Tis the season for family gatherings and good old summertime barbecues. Friends and family come over to visit and eat and drink. There’s always a group that nabs the chairs around the kitchen table as soon as they arrive. Some will hit the patio or front porch, always a few that linger in the kitchen, and a couple that work the crowd – that’s usually me. I like to hear what people are talking about, and then decide whether or not I want to join in on the conversation. After a few recent get-togethers, I noticed a disturbing trend in the conversations – hardly any of them were about things that had happened in the past year or two, or even five. There were stories about that time in high school, that one time he adventured to a new place, or when she almost got caught doing something she shouldn’t have been doing. Was anyone sharing stories about recent happenings? Most of the current events were about aches, pains, surgeries, and new prescriptions. What have you people been doing for the past 5 years? or 10 or 20? Working and paying bills? Watching television? Playing on Facebook? When was the last time you read a book that you wanted to tell someone about? Or tried a new fishing hole? Or ran a new trail? Or just read, fished or ran – at all?!
I don’t mean to suggest that I haven’t done some of these things – and told the old stories. Admit it…we all have, and sometimes still do. I also don’t mean to suggest that we shouldn’t ever tell those old stories – they’re part of our personal history and what makes you – you, and me – me. But I also know the person that I am today, is not even remotely close to the person attached to those old stories, and honestly, I don’t want to talk about her all the time, or ever be her again.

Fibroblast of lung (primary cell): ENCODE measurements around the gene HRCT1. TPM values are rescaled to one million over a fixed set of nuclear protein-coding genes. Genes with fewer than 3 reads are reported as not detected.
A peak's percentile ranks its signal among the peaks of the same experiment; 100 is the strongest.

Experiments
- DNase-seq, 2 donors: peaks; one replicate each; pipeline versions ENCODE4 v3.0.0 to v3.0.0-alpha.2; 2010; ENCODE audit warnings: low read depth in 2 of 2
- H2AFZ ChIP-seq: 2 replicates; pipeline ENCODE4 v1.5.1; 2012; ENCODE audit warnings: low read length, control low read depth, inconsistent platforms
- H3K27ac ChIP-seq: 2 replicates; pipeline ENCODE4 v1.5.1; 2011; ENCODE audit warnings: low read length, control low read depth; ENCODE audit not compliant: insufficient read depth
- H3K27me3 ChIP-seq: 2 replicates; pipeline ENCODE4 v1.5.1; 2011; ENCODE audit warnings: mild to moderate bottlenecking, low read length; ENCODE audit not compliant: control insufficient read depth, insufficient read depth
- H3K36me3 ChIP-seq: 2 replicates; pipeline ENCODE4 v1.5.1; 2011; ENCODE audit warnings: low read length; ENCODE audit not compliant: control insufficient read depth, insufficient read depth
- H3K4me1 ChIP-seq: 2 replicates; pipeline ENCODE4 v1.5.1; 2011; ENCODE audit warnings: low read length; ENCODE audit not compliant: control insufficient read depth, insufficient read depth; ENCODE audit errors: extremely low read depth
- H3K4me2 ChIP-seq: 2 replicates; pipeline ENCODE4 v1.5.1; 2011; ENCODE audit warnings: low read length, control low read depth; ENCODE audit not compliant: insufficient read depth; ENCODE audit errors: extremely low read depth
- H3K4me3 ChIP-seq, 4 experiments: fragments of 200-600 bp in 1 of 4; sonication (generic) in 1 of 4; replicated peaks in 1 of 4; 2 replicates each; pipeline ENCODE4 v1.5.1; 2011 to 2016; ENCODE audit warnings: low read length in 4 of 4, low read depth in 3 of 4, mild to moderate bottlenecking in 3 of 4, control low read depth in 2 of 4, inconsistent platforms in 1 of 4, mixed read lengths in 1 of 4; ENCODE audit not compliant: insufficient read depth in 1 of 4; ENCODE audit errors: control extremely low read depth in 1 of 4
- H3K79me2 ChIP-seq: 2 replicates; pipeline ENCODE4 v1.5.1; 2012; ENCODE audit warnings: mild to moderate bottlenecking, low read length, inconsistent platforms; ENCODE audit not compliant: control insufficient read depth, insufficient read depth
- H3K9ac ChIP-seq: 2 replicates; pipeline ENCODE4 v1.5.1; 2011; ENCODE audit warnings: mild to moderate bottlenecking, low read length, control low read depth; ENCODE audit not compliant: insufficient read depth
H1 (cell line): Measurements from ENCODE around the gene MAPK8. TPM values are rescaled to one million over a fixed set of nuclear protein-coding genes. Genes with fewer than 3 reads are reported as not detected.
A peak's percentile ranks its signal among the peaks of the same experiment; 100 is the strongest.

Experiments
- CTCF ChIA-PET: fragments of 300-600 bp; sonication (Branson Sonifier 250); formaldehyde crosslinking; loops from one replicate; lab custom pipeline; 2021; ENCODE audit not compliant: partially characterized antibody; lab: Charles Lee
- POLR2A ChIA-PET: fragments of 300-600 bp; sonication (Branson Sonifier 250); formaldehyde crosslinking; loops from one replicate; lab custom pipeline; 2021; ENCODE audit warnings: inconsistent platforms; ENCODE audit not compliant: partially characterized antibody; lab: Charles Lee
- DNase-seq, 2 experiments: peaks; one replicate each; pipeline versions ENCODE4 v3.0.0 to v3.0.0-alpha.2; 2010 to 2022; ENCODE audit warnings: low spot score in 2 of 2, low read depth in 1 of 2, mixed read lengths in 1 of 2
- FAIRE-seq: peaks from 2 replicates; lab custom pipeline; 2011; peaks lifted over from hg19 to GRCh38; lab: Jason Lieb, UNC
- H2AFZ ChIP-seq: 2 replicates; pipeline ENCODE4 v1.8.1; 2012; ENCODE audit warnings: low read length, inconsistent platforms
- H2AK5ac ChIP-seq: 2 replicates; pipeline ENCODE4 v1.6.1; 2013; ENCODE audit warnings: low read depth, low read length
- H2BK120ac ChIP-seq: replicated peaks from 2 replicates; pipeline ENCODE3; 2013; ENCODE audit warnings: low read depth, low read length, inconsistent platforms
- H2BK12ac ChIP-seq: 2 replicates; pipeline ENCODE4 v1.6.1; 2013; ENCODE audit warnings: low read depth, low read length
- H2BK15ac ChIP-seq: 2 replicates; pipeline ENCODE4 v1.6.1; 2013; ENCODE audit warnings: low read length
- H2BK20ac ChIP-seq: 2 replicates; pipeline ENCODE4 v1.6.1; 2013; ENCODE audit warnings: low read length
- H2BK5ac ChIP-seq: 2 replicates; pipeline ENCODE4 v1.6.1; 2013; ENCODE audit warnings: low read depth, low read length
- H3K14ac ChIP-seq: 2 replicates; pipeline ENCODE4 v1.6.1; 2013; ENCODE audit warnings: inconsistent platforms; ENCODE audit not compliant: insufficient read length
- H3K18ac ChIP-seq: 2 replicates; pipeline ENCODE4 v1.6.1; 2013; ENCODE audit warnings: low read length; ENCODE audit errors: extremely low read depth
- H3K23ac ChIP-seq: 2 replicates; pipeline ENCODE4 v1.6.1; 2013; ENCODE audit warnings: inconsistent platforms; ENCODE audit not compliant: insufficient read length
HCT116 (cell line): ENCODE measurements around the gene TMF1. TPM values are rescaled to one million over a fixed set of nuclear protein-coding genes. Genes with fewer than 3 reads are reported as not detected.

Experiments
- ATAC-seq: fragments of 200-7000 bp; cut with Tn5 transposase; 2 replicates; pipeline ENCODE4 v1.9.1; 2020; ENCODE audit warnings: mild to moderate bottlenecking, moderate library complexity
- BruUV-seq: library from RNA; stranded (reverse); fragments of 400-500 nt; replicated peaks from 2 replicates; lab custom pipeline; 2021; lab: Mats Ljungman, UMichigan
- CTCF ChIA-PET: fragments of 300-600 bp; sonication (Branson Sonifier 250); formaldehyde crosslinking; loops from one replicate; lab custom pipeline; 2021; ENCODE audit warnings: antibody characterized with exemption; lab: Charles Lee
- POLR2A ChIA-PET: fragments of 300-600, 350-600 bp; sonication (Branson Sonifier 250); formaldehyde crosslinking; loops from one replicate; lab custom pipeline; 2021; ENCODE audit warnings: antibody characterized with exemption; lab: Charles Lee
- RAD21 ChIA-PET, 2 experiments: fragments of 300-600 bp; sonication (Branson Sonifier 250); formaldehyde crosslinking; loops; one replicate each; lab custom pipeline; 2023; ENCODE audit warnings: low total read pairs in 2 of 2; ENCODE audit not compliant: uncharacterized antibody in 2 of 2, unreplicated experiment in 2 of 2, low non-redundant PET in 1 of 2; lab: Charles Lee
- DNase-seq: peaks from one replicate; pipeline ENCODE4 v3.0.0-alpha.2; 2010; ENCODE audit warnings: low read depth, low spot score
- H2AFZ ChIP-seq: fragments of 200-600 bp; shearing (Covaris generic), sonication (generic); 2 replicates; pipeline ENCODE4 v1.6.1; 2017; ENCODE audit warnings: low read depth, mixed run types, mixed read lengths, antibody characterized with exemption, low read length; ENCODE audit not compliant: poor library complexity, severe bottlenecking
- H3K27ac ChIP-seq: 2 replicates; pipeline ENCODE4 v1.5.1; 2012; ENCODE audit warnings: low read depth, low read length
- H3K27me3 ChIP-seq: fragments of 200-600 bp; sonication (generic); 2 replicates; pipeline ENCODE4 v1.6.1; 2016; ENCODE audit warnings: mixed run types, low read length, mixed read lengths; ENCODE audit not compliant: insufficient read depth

When we were making plans to move to Alaska (it only took 8 weeks from conception to moving), Wayne and I sat down and had a heart to heart. We had been watching travel, cooking and adventure shows on TV, and I told him I was tired of watching other people do all those things. He was, too. Why are we living vicariously through other people? They aren’t any different from we are – other than that they did SOMETHING. If we were going to move to Alaska, we weren’t going to just go and keep watching television. We were going to go DO something – and we did. We fished and hunted, we traveled, we picked berries and watched the Northern Lights. I finished college,passed my CPA exam, and got my first grown up job. And then right before we left Alaska, I started running. One of the best things that running has done for me, is help me to create so many new memories.
It occurred to me that people start getting old when they stop living life, when they stop making new memories. Listen to the stories you tell, the experiences you share with people. When did they happen? Are you the guy at the party that tells the same. stories. every. damn. time!! Please stop. Go make some new stories to tell. Here’s another idea – not all of the stories have to be about what I affectionately call ‘the bad old days’. We all have some of those stories – they usually involve drunkenness, debauchery or breaking the law. Don’t tell those stories any more. If that is the highlight of your life, you need to get a new one.
Life is short folks. Go outside. Read a book. Climb a mountain. Try something new. Do those projects you tell everyone your plans for, but never even start. Quit making excuses and start making new memories…and then talk about it at the next barbecue or family gathering. Maybe you’ll inspire someone else to do the same thing.
Tell me a story about a recent adventure – something you did that challenged you, or scared you, or that you always wanted to do and finally did. Don’t have one? Go make one, and come back!